Anyway, I also paid a visit to the crash site while I was in Roswell. At least there was nobody out there to suggest that I, as a woman, didn’t belong among all the self-titled “UFO scholars.” It’s desolate out there—there’s nothing for miles, until the land runs into the mountain. And spooky, even in the daytime. For anyone who’s been out to New Mexico, you know what I’m talking about. It’s very quiet and the silence and the wind gives you chills. It’s easier to imagine paranormal activity courtesy of old-world spirits rather than any residual physical traces of the UFO crash hiding beneath the desert soil. Now, apparently, you can tour the site of the crash. But when I was there, there was just a sign, and the site of the Roswell crash was on private property.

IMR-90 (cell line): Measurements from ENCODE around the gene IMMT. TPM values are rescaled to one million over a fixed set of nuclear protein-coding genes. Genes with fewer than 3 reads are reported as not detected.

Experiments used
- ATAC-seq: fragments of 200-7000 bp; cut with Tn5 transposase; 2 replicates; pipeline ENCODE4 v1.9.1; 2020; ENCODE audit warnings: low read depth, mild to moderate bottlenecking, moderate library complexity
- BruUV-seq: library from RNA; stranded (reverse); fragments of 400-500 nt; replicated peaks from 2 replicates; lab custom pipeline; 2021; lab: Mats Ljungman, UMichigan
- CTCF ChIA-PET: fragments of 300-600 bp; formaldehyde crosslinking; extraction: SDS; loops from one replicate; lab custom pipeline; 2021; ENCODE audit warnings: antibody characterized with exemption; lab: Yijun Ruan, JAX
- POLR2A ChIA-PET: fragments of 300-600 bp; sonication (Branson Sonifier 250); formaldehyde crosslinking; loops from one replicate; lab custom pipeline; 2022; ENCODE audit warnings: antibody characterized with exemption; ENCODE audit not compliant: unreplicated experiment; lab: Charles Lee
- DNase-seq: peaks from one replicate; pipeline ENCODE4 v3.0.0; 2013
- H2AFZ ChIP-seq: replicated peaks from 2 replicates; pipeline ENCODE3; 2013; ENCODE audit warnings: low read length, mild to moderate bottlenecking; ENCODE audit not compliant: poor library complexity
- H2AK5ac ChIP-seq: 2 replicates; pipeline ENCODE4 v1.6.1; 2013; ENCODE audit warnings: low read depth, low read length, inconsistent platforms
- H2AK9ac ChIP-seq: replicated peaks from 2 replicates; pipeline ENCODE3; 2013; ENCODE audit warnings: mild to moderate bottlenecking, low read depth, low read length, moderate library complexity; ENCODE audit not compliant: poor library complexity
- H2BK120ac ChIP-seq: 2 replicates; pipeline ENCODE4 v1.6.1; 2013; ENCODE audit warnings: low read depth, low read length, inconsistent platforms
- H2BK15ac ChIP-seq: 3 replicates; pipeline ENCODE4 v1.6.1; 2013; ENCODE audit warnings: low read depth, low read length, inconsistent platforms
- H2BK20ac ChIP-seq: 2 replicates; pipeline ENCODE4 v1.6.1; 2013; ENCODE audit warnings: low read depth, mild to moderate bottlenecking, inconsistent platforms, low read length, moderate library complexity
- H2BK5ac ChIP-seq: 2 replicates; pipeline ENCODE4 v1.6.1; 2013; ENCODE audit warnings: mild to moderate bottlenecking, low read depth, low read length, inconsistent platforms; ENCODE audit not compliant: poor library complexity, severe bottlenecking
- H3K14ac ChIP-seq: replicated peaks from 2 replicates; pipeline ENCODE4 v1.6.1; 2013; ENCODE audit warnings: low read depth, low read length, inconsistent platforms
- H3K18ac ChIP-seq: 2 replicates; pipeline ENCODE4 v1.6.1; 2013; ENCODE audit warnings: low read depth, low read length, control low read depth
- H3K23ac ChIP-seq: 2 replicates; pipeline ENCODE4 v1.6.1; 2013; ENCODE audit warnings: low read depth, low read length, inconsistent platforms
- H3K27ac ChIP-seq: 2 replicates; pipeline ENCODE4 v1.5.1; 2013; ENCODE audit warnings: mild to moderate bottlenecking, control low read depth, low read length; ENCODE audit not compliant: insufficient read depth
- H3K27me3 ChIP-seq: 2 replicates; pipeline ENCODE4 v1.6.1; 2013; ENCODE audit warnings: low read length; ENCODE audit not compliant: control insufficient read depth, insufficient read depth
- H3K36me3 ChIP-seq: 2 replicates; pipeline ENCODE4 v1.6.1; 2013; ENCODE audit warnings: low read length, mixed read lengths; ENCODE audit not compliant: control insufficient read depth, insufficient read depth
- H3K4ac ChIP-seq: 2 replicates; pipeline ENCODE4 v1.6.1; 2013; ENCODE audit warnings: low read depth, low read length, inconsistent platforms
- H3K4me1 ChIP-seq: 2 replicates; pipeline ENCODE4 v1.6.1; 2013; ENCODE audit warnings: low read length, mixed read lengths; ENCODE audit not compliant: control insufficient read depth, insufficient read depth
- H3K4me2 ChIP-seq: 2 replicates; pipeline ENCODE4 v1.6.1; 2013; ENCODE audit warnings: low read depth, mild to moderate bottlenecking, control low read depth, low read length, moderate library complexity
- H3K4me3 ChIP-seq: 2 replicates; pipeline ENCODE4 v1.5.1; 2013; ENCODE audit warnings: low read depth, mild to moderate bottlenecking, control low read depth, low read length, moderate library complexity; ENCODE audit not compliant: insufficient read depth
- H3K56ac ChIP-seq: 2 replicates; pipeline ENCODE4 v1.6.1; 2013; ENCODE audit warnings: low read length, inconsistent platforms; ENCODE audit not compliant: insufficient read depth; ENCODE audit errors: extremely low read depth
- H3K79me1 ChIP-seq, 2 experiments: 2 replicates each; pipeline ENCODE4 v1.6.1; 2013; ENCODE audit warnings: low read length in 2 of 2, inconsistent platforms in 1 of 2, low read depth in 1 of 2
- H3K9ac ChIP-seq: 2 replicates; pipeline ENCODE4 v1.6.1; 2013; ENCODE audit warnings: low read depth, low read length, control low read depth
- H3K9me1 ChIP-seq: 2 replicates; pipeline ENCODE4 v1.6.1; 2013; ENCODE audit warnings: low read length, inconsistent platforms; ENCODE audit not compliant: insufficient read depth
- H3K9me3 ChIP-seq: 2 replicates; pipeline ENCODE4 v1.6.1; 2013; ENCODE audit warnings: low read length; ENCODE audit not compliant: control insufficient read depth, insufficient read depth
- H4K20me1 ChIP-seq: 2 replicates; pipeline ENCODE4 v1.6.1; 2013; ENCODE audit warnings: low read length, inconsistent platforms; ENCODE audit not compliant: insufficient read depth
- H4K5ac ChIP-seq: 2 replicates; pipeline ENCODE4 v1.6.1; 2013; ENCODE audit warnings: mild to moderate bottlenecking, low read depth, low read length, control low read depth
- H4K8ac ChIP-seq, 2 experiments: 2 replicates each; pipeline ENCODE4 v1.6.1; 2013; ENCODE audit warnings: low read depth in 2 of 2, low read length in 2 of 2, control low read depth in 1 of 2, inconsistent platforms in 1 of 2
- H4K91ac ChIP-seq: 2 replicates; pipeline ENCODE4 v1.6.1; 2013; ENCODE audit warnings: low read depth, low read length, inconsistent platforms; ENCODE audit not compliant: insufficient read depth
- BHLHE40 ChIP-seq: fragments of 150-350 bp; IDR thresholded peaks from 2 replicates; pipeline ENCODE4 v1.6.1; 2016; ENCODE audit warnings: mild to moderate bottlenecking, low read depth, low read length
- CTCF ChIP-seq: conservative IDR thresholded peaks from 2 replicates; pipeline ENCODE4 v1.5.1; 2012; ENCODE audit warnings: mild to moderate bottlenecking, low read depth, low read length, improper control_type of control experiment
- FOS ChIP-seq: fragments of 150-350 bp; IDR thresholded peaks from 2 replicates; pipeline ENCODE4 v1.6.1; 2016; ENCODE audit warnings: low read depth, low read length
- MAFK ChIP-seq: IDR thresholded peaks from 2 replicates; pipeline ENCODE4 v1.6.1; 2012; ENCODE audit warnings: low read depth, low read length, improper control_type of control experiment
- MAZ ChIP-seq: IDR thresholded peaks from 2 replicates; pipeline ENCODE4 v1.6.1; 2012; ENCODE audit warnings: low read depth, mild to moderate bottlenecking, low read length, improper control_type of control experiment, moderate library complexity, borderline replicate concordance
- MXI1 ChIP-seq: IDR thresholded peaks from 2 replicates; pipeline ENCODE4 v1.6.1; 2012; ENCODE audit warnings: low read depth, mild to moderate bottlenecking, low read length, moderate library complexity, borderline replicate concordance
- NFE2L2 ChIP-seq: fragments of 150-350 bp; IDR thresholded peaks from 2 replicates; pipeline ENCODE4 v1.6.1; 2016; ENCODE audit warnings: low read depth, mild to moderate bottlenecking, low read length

New Picture (1)

 

So, regarding UFOs, I still remain a little more on the skeptical side, despite my intellectual curiosity. I do not want to detract from anyone’s experience who has had a sighting of aliens/extraterrestrials, undergone an alien abduction, or seen a UFO in the sky or on the ground. I, myself, have seen some things that I am still trying to come up with a rational explanation for, but, for me, the allure and magic of fantasy and anything else one’s imagination creates relies on the fact that it is unreal and not of this world. I mean, if I saw unicorns and fairies and krakens every day, they wouldn’t have a strong a hold on my inner spirit and psyche. I am quite comfortable with the unsolved, the mysterious, the unknown, and undiscovered.